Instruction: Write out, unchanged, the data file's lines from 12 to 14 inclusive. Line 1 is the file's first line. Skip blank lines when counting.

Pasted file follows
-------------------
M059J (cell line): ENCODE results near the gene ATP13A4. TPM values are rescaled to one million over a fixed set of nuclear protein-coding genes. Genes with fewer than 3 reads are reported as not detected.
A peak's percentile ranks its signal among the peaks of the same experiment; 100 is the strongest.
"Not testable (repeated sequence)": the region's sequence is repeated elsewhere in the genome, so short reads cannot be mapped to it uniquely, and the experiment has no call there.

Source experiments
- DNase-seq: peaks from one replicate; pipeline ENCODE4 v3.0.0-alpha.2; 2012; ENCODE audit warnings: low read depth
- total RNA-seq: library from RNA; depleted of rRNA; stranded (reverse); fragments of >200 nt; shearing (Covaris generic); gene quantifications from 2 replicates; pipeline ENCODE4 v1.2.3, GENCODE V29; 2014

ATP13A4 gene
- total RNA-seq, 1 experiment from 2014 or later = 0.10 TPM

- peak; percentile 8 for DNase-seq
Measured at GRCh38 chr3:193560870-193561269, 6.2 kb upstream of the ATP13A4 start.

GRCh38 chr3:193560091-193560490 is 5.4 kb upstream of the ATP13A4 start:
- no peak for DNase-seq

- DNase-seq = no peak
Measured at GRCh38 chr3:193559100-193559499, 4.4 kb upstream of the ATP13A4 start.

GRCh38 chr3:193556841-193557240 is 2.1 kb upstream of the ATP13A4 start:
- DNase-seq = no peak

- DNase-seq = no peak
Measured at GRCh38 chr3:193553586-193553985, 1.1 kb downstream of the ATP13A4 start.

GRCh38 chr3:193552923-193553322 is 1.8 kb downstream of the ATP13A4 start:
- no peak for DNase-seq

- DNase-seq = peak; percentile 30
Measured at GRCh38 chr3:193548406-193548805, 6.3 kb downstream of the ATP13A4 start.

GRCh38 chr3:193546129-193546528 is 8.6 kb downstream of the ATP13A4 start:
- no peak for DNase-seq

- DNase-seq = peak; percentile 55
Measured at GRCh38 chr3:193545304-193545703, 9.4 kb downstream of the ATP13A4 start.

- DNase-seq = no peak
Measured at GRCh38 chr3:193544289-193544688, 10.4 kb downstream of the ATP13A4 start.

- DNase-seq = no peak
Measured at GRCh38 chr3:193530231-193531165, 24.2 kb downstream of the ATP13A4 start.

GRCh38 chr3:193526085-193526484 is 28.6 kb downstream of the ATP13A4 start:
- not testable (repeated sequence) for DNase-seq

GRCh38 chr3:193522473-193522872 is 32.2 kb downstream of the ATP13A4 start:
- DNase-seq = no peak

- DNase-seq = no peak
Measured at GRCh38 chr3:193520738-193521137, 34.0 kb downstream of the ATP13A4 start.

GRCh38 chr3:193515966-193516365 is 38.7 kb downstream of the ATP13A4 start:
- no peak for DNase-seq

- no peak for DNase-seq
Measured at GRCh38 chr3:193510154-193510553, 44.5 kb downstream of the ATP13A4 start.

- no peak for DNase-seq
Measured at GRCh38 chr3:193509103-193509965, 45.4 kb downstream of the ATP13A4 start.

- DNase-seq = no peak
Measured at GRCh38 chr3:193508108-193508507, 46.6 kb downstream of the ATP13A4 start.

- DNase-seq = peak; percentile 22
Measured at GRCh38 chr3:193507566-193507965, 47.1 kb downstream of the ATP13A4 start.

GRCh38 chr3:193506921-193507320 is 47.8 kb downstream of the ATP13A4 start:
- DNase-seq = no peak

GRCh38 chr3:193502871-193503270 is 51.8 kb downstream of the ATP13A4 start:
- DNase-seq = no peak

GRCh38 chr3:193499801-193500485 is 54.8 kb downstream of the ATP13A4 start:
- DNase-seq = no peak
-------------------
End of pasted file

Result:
- no peak for DNase-seq

- DNase-seq = no peak
Measured at GRCh38 chr3:193559100-193559499, 4.4 kb upstream of the ATP13A4 start.